USAC Racing Forum
October 22, 2014, 08:00:00 PM *
Welcome, Guest. Please login or register.

Login with username, password and session length
News: SMF - Just Installed!
 
   Home   Help Search Login Register  
Pages: 1 [2]
  Send this topic  |  Print  
Author Topic: Rules: Let's Follow Them!  (Read 9333 times)
sfreitas20
Triple Crown Champion
*****
Posts: 525



WWW
« Reply #15 on: May 28, 2009, 04:53:26 PM »

No where in my posts do I say that is my plan, but thanks for your concern.  Grin  My driver was almost six when he started out and he will still be 6 when he moves up to Junior Honda.  We have a plan based on what we know at this point, but that may change based on how he is coming along.  The plan is to have him run two full seasons in Junior Honda in 2010 and 2011, but we want him to run some Junior Honda races towards the end of this season to get used to it before running for points in the future.  Midway through next season we will start to figure out whether he goes Senior Honda or into 160s after 2011.  That decision will also be based on how well he is doing with his Bandolero practicing too.

The intent of my original comment was to help a new person understand the rulebook as it is written because a lot of people don't really read and understand it (as you have demonstrated).  Shocked
Logged

Scott Freitas
Patriot Motorsports Inc.
BQwkR
Rookie
*
Posts: 24


« Reply #16 on: May 28, 2009, 04:54:06 PM »

If you guys think this is bad, try little league football. On one side you have Pop Warner; on the other Junior All American. Both play the same game but age/weight are the primary benchmarks that determine when to move a player from Micro Pee Wee to Junior Pee Wee to Pee Wee to Midget. It doesn't matter if your little future Bret Farve knows what end of the football goes in front; when you reach an age/weight or just a weight you move up. In some cases, you can field a 10 year old inexperienced heavy weight with 13-14 year old experience lite weight.

Both organizations want to promote teamwork, good sportsmanship and the love of the game. But; they compete for local players; and then the Junior High Schools and High School coachs get involved. It's a mess.

Maybe USAC should convene all chapter presidents during-- let say the  Indy event-- and rewrite the .25 rules so that parents understand the game before they lay down their hard to get cash.  
Logged
goffin20
National Champion
****
Posts: 319



WWW
« Reply #17 on: May 29, 2009, 01:16:39 AM »

The only reference to “3” that I recall is that a driver must race a minimum of “3” novice races before being promoted.

I currently have a 5 year old Rookie driver who has 5 races under his belt and about 5 practice days.  Is he ready to move up?  Well, he knows his flags and obeys them, his line is perfect, he is consistent, stays out of trouble and knows when to let off the gas and use the brakes to avoid trouble.  However, he is not 100% comfortable or 100% into the gas yet.  So no, I do not feel that he is ready to advance and the last thing I want to do is put him in the middle of a bunch of cars flying by and cause wrecks or scare him before he is ready.  When “I” am 100% comfortable that he is 100% ready to advance, he will advance, not a moment sooner.

Brings me to some of my pet peeves.  New handlers that want to move their driver up after the minimum of “3” novice races.  When it takes your driver 1 entire lap to acknowledge a yellow flag and flashing lights before letting off the gas, he is NOT ready to move up.  When your driver runs into the cars in front of them instead of using their brakes, he is not ready to move up.  When your driver does not back off when they don’t have position and instead flat foots it and smashes into other cars, they are not ready to advance.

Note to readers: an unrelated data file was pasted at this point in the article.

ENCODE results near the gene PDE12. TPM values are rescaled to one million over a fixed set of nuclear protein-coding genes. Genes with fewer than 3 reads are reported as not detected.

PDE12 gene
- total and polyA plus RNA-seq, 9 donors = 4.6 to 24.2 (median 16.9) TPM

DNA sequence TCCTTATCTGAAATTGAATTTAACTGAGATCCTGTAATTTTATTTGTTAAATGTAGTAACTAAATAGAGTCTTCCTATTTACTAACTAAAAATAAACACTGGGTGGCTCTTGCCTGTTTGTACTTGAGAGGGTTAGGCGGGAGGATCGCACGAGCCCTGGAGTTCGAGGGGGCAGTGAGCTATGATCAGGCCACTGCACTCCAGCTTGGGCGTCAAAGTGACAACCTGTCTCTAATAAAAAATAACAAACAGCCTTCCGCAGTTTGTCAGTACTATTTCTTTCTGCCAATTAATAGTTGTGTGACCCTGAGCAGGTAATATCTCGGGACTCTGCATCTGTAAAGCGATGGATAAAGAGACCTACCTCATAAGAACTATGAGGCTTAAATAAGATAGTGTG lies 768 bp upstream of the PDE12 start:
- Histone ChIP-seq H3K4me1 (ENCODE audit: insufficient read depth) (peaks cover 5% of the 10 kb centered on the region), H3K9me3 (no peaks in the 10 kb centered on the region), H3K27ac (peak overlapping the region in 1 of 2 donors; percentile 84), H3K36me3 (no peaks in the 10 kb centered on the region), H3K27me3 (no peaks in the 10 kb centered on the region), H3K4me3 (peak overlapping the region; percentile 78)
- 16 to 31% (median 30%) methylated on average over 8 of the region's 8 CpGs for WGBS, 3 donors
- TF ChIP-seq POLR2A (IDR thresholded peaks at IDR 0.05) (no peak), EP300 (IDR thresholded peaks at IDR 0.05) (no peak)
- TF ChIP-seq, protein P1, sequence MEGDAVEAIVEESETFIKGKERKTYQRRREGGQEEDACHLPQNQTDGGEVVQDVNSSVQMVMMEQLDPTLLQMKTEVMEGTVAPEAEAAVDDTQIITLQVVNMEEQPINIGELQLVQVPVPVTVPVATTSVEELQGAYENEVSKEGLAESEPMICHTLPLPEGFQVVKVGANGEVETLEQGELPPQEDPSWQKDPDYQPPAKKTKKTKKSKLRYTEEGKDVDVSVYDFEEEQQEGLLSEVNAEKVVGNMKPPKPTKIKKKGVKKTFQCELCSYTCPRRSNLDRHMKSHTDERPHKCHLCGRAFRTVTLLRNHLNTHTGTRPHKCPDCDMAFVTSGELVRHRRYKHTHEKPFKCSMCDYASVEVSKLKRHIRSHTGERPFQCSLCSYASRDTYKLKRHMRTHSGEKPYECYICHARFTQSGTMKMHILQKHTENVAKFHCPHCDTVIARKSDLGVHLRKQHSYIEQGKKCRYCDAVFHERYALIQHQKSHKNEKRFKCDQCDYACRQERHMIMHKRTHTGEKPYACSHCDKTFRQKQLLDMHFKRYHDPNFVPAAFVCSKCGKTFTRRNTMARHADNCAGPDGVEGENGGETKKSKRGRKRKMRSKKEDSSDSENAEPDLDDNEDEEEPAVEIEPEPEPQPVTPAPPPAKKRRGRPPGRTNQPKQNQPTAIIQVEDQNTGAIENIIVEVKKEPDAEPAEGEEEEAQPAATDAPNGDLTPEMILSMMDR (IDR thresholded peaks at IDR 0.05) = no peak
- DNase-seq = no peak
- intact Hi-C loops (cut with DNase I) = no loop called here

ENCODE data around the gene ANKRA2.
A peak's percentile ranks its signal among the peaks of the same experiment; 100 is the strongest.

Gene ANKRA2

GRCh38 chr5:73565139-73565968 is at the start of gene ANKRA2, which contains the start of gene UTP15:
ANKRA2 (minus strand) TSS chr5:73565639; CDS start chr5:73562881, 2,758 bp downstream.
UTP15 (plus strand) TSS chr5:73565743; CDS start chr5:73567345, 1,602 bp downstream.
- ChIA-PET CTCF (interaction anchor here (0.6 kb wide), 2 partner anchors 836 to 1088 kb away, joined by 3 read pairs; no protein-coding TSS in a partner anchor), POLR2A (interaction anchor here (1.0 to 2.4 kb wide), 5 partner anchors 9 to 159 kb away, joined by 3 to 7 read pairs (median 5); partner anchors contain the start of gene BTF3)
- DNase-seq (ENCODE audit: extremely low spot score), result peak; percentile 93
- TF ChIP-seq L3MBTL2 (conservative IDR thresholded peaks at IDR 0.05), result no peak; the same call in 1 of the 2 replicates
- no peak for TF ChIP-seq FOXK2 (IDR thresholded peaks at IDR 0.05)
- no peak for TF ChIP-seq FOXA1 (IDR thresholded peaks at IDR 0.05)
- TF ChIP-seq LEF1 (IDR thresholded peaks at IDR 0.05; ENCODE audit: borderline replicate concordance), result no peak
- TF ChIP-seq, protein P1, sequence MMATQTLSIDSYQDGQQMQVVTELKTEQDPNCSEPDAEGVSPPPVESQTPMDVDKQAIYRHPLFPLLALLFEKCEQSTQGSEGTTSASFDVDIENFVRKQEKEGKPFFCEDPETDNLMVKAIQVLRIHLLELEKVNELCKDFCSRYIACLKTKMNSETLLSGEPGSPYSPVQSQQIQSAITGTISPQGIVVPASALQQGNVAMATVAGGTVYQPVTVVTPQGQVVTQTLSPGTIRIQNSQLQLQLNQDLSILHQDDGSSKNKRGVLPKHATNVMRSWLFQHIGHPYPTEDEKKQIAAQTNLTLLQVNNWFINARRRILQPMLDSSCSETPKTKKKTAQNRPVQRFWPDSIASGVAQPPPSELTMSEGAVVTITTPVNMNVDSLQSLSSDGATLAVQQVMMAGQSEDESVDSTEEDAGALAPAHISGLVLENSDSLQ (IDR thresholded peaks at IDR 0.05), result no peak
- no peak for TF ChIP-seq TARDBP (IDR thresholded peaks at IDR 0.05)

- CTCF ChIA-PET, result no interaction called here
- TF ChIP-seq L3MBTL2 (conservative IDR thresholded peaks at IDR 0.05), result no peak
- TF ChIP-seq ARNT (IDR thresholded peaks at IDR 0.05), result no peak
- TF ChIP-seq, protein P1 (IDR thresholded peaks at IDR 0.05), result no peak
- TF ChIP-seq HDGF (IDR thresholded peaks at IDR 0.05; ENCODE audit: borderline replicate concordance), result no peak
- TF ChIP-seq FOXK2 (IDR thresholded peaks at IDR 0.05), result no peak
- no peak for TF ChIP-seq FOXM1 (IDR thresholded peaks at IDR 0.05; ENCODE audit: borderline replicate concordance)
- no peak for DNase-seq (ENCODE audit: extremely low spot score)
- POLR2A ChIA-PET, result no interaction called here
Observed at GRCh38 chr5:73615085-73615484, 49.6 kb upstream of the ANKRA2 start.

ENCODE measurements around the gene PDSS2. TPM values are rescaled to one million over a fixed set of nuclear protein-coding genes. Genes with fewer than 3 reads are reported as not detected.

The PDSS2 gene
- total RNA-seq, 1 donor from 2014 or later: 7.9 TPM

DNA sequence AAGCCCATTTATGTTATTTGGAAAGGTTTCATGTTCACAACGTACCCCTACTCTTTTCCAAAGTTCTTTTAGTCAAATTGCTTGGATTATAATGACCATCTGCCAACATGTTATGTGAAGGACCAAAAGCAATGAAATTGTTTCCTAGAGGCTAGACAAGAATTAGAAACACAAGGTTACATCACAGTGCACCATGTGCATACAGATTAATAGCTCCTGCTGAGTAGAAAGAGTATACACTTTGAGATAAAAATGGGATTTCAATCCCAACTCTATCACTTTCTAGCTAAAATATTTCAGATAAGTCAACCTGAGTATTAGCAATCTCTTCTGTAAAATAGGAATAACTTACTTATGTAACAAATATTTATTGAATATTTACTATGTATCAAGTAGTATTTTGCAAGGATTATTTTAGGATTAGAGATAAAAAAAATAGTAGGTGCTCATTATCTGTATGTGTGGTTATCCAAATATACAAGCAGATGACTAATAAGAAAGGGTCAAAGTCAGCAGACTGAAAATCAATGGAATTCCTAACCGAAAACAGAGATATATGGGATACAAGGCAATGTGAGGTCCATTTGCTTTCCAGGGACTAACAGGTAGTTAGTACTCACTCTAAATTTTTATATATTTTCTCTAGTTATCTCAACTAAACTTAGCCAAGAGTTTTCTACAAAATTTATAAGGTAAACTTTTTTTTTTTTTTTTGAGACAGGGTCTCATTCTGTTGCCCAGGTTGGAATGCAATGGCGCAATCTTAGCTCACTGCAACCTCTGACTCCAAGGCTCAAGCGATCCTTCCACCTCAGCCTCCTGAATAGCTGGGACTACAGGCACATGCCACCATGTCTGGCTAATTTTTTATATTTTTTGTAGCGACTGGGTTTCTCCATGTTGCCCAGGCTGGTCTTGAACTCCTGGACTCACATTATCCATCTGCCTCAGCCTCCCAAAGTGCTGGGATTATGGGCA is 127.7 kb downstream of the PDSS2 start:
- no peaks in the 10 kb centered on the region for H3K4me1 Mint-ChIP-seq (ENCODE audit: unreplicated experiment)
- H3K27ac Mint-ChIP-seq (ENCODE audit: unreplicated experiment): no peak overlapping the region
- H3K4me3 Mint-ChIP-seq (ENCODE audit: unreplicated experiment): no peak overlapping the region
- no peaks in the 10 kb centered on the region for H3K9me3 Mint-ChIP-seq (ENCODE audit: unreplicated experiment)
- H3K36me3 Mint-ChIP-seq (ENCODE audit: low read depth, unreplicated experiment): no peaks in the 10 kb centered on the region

Don’t get me wrong, the driver doesn’t have to be perfect but you don’t want to advance a novice driver into a field of 10 cars if they are not obeying flags, following rules or not being sensible.  That is just asking for someone to get hurt and tear up a lot of peoples stuff.

And handlers, put your stop watches away, if the driver is still not running a consistent line and zig zagging all over the track, you have other things to worry about and work on than his lap times.  There will be plenty of time to work on his speed later in the game.

And for heavens sake, if a driver cannot handle a 120, don’t move them into a 160, B, A or WF.  Let them master or at least be comfortable in the lower class before promoting them.  That’s like enrolling him in Karate for the first time in his life and move him from white belt to black belt after 3 sessions.  How about starting little Johnny in kid pitch instead of T-Ball at 5 years old?

Logged

RBurns17
Feature Winner
***
Posts: 228


« Reply #18 on: May 29, 2009, 04:25:27 AM »

Yea, I'm all for leaving kids in novice too long as opposed to not long enough. Better safe than sorry. Mastering the current class isn't enough either. I think that until you can get the kid some good solid practices with the plate he is going to run next, it's going to be a gamble moving them up.
Logged
Swartz
Guest
« Reply #19 on: May 29, 2009, 09:19:14 AM »

I think this is why I like other sports. Basketball, baseball, soccer, etc. The coach will have my kid play the position he feels will best benifit the team based on his performance and at times will put him in a position to test his skills. I am welcome to sit in the stands and cheer, or in my case rag on the ump, but other than that shut up and watch. My kid gets to play to the best of his ability without being held back by my fears or driven by my expectations. That is all on the coach. Doesnt matter what I "think" the rulebook says. I probably put our kid into Lt. 160 a little early but after that the 120 class was a cake walk. It was worth the grief and made moving into other classes less stressfull. But, I'm probably messed up.
Logged
ANB1
Rookie
*
Posts: 24


« Reply #20 on: May 29, 2009, 09:22:11 AM »